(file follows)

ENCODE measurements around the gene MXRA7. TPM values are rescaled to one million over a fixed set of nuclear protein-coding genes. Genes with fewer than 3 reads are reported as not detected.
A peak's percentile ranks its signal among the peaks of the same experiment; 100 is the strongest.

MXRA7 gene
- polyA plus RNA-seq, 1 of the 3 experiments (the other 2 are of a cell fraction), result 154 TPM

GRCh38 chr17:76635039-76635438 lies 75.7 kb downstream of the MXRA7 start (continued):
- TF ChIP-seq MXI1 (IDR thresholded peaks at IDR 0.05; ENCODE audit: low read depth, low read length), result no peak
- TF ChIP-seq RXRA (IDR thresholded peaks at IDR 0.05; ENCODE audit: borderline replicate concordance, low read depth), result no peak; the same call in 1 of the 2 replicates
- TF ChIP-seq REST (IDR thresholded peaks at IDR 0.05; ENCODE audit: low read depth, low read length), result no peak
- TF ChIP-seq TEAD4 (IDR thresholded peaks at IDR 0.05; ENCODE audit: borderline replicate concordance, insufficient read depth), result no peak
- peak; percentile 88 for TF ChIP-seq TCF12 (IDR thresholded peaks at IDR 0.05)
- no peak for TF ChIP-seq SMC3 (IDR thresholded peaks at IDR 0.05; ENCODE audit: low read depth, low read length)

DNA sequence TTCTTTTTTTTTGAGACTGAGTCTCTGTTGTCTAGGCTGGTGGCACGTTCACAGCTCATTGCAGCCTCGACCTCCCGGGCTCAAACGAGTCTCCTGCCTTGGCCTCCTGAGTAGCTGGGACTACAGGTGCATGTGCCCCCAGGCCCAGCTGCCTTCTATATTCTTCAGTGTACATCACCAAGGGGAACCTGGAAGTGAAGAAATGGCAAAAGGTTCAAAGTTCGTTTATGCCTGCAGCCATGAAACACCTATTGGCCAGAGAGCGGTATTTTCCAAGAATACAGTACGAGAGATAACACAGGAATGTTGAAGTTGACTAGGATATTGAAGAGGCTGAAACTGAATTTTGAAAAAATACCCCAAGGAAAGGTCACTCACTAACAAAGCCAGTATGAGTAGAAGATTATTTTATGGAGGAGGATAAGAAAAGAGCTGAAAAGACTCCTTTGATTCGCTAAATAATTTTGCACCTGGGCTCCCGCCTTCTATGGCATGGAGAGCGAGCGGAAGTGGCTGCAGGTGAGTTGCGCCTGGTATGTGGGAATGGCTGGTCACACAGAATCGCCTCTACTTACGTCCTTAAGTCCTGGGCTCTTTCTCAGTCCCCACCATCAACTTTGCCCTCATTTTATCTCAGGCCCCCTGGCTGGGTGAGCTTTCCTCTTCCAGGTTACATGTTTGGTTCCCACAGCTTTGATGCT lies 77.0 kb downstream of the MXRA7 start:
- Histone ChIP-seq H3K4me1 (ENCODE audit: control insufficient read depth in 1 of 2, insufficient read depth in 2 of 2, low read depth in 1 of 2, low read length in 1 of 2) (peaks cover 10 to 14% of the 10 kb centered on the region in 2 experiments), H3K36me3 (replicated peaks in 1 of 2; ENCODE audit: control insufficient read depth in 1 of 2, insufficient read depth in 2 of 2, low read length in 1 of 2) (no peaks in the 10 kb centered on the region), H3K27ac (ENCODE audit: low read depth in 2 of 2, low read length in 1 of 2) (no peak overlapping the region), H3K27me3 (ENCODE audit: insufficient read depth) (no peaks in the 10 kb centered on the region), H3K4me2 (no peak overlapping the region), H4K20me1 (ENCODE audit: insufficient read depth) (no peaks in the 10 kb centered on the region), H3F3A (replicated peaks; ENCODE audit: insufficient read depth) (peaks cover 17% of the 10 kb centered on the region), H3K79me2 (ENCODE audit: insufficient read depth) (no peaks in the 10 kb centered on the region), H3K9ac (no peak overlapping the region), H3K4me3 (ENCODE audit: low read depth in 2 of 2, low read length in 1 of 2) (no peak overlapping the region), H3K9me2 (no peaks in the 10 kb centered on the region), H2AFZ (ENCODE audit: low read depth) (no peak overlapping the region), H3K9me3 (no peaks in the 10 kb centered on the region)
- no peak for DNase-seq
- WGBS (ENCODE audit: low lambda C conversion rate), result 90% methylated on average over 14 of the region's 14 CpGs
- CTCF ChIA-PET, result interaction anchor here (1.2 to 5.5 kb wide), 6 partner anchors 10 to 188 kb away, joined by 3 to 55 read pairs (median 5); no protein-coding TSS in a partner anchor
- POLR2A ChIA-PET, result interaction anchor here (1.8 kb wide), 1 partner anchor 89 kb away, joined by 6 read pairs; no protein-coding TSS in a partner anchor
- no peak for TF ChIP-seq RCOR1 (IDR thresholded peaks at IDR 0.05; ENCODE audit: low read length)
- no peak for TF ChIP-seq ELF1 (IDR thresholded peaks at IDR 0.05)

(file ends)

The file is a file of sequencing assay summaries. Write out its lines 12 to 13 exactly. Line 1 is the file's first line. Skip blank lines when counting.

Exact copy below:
DNA sequence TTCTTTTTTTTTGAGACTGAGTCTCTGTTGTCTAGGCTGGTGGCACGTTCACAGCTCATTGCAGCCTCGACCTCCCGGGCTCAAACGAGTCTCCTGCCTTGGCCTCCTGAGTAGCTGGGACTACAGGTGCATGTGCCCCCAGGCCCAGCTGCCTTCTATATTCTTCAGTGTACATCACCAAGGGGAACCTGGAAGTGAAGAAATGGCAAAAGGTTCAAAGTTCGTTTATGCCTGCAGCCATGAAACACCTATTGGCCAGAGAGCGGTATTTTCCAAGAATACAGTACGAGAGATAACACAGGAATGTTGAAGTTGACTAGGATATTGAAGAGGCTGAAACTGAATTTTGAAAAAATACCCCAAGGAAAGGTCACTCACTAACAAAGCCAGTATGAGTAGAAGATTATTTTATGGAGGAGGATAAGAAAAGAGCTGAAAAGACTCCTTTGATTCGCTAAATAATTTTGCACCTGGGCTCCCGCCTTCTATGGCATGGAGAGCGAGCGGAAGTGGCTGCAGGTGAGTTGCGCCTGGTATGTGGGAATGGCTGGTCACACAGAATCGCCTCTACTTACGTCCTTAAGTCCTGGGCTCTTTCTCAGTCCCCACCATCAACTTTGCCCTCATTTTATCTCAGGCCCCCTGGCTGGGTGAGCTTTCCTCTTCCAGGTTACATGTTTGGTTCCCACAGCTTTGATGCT lies 77.0 kb downstream of the MXRA7 start:
- Histone ChIP-seq H3K4me1 (ENCODE audit: control insufficient read depth in 1 of 2, insufficient read depth in 2 of 2, low read depth in 1 of 2, low read length in 1 of 2) (peaks cover 10 to 14% of the 10 kb centered on the region in 2 experiments), H3K36me3 (replicated peaks in 1 of 2; ENCODE audit: control insufficient read depth in 1 of 2, insufficient read depth in 2 of 2, low read length in 1 of 2) (no peaks in the 10 kb centered on the region), H3K27ac (ENCODE audit: low read depth in 2 of 2, low read length in 1 of 2) (no peak overlapping the region), H3K27me3 (ENCODE audit: insufficient read depth) (no peaks in the 10 kb centered on the region), H3K4me2 (no peak overlapping the region), H4K20me1 (ENCODE audit: insufficient read depth) (no peaks in the 10 kb centered on the region), H3F3A (replicated peaks; ENCODE audit: insufficient read depth) (peaks cover 17% of the 10 kb centered on the region), H3K79me2 (ENCODE audit: insufficient read depth) (no peaks in the 10 kb centered on the region), H3K9ac (no peak overlapping the region), H3K4me3 (ENCODE audit: low read depth in 2 of 2, low read length in 1 of 2) (no peak overlapping the region), H3K9me2 (no peaks in the 10 kb centered on the region), H2AFZ (ENCODE audit: low read depth) (no peak overlapping the region), H3K9me3 (no peaks in the 10 kb centered on the region)